Zarina Muhammad

Centred around a video essay, Breathing in Unbreathable Circumstances is part of an ongoing body of work that examines your deliberations about place, history and changing environments in connection with physical and spiritual landscapes. In the video, water bodies are likened to a beating heart, and simultaneously surface the intimate connections between breathing and cardiac systems. Could you elaborate on this interest in circulatory and respiratory systems, and the connections you drew with flora, micro-fauna, marine life and creaturely companions that interweave the work?

This work does draw significantly from an ongoing long-term collaborative research project looking into environmental and eco-cultural histories. Through this work, I have spent a lot of time thinking about varying modes of wayfinding, polysensoriality and navigating different realms of knowledge. In particular, I wanted to pay attention to wisdoms and lessons that we can humbly learn from non-human animals and the places we inhabit, pass through and take up space.  

Any space we occupy will inevitably be a site brimming with layers and layers of histories, bearing imprints of violence, legacies of trauma, survival, and thriving life across human, non-human and more-than-human worlds. As such, how can we begin to perceive land and water as an animated, breathing, sometimes choking, moving and guiding entity?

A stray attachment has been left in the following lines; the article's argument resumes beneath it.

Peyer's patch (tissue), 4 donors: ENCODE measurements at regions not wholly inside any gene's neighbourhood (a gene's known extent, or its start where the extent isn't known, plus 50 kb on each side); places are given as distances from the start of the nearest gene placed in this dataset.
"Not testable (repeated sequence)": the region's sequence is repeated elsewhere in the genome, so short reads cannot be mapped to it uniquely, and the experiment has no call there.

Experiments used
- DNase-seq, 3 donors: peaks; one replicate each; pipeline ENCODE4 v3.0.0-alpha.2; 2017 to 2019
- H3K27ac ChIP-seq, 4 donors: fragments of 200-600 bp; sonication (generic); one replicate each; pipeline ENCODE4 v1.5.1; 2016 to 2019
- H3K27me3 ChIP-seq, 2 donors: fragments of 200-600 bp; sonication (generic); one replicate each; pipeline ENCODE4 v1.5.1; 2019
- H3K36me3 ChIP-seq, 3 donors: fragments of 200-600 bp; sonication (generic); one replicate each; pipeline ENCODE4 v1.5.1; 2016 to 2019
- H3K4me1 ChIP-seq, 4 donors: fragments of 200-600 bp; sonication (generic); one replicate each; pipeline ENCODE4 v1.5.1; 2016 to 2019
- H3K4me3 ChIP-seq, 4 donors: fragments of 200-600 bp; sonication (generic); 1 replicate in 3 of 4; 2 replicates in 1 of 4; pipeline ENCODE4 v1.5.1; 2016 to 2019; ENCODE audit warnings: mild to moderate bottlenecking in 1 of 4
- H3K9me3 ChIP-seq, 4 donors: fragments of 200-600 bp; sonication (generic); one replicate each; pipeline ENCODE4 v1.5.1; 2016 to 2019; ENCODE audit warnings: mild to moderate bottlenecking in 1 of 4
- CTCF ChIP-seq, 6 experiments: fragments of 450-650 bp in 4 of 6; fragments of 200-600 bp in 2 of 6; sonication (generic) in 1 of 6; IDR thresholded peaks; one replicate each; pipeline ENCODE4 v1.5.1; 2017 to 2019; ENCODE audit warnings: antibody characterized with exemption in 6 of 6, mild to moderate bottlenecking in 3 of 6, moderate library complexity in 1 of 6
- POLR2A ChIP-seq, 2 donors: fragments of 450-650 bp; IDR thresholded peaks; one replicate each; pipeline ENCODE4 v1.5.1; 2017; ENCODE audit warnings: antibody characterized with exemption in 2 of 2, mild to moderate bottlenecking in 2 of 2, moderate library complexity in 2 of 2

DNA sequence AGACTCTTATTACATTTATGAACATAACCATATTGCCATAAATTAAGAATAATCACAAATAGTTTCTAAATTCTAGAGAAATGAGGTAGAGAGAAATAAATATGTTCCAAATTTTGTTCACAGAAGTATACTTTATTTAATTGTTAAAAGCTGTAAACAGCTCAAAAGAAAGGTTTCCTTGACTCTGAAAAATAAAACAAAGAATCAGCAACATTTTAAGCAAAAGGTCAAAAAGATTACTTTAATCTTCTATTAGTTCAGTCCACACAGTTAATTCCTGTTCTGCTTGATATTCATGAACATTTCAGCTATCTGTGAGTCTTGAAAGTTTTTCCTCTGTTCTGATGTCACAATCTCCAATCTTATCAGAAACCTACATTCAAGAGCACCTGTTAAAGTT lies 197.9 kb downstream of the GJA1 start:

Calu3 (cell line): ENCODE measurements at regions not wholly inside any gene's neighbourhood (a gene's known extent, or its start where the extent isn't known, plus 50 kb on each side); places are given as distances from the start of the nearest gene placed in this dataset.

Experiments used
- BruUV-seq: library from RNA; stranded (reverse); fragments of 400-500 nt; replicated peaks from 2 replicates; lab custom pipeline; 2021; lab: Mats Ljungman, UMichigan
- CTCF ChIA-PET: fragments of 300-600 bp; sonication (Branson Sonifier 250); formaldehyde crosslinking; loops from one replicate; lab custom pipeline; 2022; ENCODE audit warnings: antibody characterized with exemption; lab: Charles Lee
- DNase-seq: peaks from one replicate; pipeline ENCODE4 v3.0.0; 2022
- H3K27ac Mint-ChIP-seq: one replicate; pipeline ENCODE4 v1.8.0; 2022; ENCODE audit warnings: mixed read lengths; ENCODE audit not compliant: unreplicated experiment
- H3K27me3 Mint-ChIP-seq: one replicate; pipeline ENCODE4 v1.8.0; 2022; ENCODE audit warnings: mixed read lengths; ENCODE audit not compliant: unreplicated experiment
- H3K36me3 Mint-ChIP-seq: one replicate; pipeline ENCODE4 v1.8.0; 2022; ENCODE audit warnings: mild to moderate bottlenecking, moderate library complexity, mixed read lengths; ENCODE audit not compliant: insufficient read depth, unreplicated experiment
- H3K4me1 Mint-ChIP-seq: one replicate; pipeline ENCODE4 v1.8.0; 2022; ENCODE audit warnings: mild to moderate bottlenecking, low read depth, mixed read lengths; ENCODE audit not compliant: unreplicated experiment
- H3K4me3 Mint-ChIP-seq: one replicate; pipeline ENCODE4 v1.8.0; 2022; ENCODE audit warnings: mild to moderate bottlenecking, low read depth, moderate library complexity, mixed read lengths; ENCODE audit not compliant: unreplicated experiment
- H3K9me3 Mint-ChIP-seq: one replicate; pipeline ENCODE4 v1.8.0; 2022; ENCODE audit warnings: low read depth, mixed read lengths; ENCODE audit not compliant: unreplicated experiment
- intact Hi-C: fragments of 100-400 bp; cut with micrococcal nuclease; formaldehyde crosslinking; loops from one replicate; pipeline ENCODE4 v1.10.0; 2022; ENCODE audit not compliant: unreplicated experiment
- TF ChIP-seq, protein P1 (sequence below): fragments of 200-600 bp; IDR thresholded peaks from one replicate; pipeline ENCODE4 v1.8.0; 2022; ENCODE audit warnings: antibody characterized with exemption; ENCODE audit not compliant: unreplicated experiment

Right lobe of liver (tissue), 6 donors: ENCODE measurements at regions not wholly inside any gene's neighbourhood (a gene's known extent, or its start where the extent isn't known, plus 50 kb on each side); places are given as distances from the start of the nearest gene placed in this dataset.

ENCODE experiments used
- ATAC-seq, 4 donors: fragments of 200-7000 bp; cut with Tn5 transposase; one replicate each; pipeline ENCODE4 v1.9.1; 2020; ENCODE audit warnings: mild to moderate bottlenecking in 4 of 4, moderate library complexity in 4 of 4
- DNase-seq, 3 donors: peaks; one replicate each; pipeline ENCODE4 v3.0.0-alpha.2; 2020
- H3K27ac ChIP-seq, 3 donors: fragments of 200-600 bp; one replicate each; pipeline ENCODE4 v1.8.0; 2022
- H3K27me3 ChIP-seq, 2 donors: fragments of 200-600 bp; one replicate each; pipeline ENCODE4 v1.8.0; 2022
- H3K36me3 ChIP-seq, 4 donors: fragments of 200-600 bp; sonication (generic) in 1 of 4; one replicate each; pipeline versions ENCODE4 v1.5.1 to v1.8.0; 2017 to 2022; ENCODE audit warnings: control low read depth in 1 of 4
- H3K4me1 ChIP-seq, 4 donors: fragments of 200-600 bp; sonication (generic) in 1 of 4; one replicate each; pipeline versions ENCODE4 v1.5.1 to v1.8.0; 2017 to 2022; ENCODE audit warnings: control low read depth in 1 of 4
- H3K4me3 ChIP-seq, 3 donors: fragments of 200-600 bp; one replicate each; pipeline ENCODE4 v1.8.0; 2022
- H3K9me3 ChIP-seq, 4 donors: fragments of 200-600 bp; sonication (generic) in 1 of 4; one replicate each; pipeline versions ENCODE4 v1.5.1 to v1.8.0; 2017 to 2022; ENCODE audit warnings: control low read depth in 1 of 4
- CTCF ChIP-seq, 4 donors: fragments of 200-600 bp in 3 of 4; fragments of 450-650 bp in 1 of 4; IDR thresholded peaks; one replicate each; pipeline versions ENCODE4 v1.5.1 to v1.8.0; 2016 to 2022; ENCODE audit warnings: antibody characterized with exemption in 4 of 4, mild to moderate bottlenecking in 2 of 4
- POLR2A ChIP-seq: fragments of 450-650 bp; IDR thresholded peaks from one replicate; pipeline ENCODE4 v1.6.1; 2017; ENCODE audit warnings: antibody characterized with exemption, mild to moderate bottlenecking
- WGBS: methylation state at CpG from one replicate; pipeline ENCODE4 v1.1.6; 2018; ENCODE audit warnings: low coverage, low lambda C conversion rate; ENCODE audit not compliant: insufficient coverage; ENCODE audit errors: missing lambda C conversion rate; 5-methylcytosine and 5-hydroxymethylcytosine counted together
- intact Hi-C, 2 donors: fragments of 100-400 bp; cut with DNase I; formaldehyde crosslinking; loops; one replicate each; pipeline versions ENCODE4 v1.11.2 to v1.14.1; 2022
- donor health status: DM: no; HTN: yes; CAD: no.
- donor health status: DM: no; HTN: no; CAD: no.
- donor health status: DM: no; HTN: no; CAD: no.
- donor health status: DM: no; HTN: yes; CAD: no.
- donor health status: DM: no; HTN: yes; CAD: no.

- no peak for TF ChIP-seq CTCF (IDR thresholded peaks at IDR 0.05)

In a lot of my works, I am interested in ways we can be more attentive to the cumulative nature of stories and knowledge systems connected to place, histories and the creaturely—often elusive unseen beings and microfauna inhabiting the sites I am exploring. I took some of the shots in the video essay during pre-dawn intertidal walks or along shorelines accessible only by kayak. There is a much-welcomed respite and suspension from the shrillness of humanness when you’re crouched and scrunched close to the watery sifting sandy ground to meet wise and queer kin from other worlds. These creaturely forms often possess autotomising and regenerative powers as well as circulatory, respiratory and sensory-auditory systems we mere humans can only dream of.  For this work, I was especially interested in intertidal creatures like the acorn worm. This mud, sand-eating, detritus-feeding marine worm can be found in abundance on Cyrene Reef: a submerged reef flat ringed by petrochemical plants on Jurong Island and Pulau Bukom and only emerges during the monthly low tide.